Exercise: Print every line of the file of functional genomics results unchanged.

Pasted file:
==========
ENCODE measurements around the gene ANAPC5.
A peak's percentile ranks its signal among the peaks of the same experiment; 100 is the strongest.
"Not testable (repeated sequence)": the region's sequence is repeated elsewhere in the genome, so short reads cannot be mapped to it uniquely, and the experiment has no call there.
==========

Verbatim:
ENCODE measurements around the gene ANAPC5.
A peak's percentile ranks its signal among the peaks of the same experiment; 100 is the strongest.
"Not testable (repeated sequence)": the region's sequence is repeated elsewhere in the genome, so short reads cannot be mapped to it uniquely, and the experiment has no call there.